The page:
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William Street & Broadway Street Alton, IL 62002
In just three years, more than 11,700 Confederate prisoners passed through the gates of the Alton Prison and were held captive with its walls. The Alton Prison, opened in 1833 and closed in 1860, was the first Illinois State Penitentiary. In December of 1861, after inspecting the facilities, Major General Henry Halleck, Commander of the Department of the Missouri, prepared to have the prison re-opened as a the Alton Federal Military Prison.
On Feb. 9, 1862, the first prisoners arrived at the prison. Inmates of the prison included Confederate soldiers, citizens imprisoned for treason acts, and bushwackers or guerillas imprisoned for acts against the government. Much of the time, the prison was overcrowded, prisoners were malnourished and had inadequate clothing.
Under these dilapidated conditions, prisoners were exposed to influenza, dysentery and small pox. The small pox epidemic grew in numbers, and the official military death toll listed 1,354 deceased. A monument dedicated to those who perished can be found at their burial site in the Confederate Cemetery.
After the war, the prison was privately purchased and building blocks were removed. The remaining small portion of the wall was restored in 1973 and may be visited today.
Alton's National Cemetery
600 Pearl St. Alton, IL 62202
Fought on American soil, the Civil War was the deadliest war in American history. More than three million men fought in this “war between the states” that claimed the lives of more than 620,000 soldiers. An estimated 263 Union soldiers are buried in Alton’s National Cemetery. The men either died of disease at the Alton Hospital or onboard steamboats passing up the Mississippi River.
Clayville Historic Site
125 Co Hwy 9C Pleasant Plains, Illinois 62677
Constructed by the Broadwell family as a stagecoach stop between Springfield and Beardstown in 1824, the Inn is the oldest brick building in Sangamon County. Listed on the National Register of Historic Places, the Inn is surrounded by numerous other historic buildings from central Illinois that were moved to Clayville in the 1960s to recreate an early frontier pioneer village. Come discover a unique piece of Illinois history.
2021 Schedule of Events
May 15: Hammer-in blacksmith event
June 23: Chris Vallillo music
September 18 & 19 Fall Festival
December 4: Christmas with Santa
December 10 & 11 Candlelight Christmas
Confederate Cemetery & Memorial
635 Rozier Street Alton, IL 62002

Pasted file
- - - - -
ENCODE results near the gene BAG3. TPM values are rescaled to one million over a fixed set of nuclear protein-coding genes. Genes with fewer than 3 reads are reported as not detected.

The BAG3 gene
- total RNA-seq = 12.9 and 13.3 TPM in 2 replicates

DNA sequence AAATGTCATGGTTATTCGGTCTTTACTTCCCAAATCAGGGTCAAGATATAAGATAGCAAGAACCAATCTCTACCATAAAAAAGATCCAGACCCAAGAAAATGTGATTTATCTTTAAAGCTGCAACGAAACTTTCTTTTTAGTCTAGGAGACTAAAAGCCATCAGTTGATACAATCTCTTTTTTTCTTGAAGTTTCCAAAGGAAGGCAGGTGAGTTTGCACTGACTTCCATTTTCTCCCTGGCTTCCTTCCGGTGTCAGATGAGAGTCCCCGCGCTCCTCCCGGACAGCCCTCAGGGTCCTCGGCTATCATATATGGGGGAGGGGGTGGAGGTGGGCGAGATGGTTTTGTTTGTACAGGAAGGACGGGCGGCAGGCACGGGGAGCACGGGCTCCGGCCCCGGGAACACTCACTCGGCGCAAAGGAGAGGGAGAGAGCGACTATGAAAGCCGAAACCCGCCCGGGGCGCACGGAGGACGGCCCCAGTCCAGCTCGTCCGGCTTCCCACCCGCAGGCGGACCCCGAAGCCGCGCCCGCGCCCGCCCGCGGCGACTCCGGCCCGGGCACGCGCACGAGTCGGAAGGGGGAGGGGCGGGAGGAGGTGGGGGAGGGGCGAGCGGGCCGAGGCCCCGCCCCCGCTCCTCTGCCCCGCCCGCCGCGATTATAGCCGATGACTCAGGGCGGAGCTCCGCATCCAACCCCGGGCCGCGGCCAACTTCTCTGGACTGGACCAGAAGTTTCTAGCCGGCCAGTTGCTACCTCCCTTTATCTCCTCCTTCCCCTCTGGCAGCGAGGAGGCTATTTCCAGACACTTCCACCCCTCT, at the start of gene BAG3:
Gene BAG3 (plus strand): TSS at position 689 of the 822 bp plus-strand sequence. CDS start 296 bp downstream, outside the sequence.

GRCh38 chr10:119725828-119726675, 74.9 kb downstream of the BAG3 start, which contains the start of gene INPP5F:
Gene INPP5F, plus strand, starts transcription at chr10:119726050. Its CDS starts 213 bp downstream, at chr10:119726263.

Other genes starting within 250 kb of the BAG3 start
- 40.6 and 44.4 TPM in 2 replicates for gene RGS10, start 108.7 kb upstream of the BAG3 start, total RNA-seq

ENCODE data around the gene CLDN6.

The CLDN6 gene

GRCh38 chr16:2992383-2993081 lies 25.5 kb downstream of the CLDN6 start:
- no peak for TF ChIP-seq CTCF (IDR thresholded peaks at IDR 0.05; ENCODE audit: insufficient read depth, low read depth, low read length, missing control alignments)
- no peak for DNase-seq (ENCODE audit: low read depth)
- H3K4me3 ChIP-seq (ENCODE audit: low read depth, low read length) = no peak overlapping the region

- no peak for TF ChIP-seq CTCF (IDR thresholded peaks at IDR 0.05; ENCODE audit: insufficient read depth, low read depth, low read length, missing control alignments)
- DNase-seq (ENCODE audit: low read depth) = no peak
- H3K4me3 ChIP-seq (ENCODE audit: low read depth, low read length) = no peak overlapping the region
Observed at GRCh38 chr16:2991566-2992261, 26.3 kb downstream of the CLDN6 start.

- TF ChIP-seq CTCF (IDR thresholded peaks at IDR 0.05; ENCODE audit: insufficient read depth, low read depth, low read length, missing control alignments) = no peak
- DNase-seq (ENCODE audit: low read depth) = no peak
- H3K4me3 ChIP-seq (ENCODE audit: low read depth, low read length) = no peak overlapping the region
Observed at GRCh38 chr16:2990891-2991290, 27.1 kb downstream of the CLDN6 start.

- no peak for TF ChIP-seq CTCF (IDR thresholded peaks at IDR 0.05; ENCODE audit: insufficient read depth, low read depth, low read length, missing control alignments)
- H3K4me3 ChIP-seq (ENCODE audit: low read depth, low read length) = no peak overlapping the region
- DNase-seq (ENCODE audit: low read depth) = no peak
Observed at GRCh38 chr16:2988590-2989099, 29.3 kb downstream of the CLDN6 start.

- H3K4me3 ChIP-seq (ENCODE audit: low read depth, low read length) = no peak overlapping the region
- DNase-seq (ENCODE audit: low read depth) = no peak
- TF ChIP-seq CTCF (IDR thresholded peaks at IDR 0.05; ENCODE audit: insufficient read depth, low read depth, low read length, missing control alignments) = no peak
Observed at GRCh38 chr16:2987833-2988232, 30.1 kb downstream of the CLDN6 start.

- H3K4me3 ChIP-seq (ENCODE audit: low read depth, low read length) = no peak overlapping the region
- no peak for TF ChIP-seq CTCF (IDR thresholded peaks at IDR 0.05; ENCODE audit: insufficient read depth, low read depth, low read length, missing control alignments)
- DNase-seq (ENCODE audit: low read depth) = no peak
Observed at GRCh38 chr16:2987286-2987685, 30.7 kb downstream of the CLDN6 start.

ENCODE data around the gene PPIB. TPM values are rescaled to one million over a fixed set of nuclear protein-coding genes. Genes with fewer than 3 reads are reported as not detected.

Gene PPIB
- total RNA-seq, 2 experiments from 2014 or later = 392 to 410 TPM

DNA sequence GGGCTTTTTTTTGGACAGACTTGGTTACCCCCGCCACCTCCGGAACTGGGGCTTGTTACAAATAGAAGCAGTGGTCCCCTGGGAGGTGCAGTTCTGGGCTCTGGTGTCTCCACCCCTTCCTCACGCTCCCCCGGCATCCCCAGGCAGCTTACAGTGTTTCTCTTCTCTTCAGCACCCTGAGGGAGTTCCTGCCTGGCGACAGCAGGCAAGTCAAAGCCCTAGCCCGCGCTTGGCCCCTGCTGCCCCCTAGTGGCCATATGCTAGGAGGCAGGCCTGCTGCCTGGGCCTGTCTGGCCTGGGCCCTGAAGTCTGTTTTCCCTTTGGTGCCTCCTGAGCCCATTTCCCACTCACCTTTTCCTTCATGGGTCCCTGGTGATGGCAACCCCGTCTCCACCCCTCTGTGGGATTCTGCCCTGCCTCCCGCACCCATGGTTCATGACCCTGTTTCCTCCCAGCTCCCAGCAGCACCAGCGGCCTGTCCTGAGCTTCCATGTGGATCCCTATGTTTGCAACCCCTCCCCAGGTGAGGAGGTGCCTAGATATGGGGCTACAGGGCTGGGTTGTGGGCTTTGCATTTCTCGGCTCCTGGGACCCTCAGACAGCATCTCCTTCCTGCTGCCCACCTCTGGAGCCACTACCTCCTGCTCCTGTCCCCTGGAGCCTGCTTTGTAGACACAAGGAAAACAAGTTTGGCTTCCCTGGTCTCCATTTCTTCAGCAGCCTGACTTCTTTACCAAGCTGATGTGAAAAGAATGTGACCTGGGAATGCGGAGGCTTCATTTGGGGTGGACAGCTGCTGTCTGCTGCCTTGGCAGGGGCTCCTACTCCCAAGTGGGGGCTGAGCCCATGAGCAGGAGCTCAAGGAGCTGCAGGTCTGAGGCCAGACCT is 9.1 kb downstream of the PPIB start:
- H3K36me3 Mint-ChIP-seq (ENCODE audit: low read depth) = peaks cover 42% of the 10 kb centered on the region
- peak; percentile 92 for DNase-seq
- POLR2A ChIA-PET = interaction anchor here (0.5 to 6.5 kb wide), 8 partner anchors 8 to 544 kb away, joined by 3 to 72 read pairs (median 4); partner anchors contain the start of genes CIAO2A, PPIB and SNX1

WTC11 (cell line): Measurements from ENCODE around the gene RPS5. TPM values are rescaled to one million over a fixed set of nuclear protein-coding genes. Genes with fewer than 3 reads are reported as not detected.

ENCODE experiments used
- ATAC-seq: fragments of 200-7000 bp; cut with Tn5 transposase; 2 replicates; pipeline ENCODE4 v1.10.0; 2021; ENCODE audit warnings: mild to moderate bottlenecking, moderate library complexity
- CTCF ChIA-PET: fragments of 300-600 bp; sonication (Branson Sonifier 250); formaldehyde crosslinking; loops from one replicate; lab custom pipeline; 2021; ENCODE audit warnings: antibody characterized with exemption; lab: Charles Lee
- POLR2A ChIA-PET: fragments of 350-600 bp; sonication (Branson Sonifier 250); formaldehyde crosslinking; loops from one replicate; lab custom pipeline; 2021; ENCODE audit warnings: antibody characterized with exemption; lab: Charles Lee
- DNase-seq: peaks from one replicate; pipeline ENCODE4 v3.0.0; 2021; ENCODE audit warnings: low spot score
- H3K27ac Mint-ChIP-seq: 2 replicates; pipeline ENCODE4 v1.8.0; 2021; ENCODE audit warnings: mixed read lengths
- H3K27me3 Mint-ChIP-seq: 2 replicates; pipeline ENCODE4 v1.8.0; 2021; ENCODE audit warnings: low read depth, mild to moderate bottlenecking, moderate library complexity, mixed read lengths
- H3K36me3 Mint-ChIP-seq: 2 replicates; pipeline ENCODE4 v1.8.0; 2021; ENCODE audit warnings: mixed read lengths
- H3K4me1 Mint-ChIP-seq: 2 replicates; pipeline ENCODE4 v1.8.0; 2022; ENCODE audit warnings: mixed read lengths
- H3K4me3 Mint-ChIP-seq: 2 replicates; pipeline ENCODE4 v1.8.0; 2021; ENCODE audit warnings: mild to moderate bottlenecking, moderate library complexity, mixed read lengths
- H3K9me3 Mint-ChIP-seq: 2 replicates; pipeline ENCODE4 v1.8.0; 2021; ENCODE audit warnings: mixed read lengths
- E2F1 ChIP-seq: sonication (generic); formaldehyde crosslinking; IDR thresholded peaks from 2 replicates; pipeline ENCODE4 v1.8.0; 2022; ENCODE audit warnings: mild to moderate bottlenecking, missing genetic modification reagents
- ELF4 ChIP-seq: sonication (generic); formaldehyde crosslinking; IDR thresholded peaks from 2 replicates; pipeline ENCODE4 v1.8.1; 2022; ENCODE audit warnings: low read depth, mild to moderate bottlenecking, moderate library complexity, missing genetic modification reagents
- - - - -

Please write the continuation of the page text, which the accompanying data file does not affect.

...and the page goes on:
A smallpox virus spread rapidly through the Alton Prison in 1863, killing more than 1,435 incarcerated soldiers. The soldiers are laid to rest here and each of their names is commemorated at the Memorial. The Alton Prison and Confederate Cemetery are some of the rare northernmost monuments to the Confederate Soldier.
208 State Street Alton, IL 62002
In the 1840s and 1850s, the Franklin House was one of the largest and finest hotels in Alton. Spectators of the debate came by train and steamboat from all over Illinois and the nearby slave state of Missouri to witness the last of the Lincoln-Douglas Debates in Alton. Lincoln used the Franklin House as his campaign headquarters where supporters gathered for the day.
Historic Carthage Jail
310 Buchanan St. Carthage, Illinois 62321
Carthage Jail is a historic building built in 1839. It is best known as the location of the 1844 killing of Joseph Smith and founder of the Latter Day Saint movement and his brother Hyrum, by a mob of approximately 150 men. The site is operated by The Church of Jesus Christ of Latter-day Saints as a historic site with an adjacent visitors' center.
I&M Canal Mule-Pulled Boat Rides
754 1st St. LaSalle, Illinois 61301
In 1848, Illinois was a very different place! Prairies covered much of the state, settlers used wagons, stagecoaches & boats for transportation and to ship goods, and LaSalle, IL was bigger than Chicago!
Visit the Illinois & Michigan Canal National Heritage Area & take a journey back in time aboard the “Volunteer,” a mule-pulled 1840’s replica canal boat, as it coasts gently up and down the Illinois & Michigan Canal.
I&M Canal Toll House
1221 Columbus St. Ottawa, Illinois 61350
The only I&M Canal toll house in existence, The Ottawa Office offers a unique glimpse of what life was like in the 1800’s. As only one of four stops for the collection of tolls, these houses once stood in LaSalle, Lockport and Chicago with the LaSalle office closing in 1876.
Illinois History and Lincoln Collections
1408 W. Gregory Drive Urbana, Illinois 61801
The Illinois History and Lincoln Collections (IHLC) preserves and provides access to both print and manuscript materials documenting the history of Illinois as well as Abraham Lincoln’s life and legacy. Approximately 35,000 printed volumes and 1,000 manuscript collections as well as numerous maps, photographs, ephemera, and other materials provide rich resources for researchers in a many fields.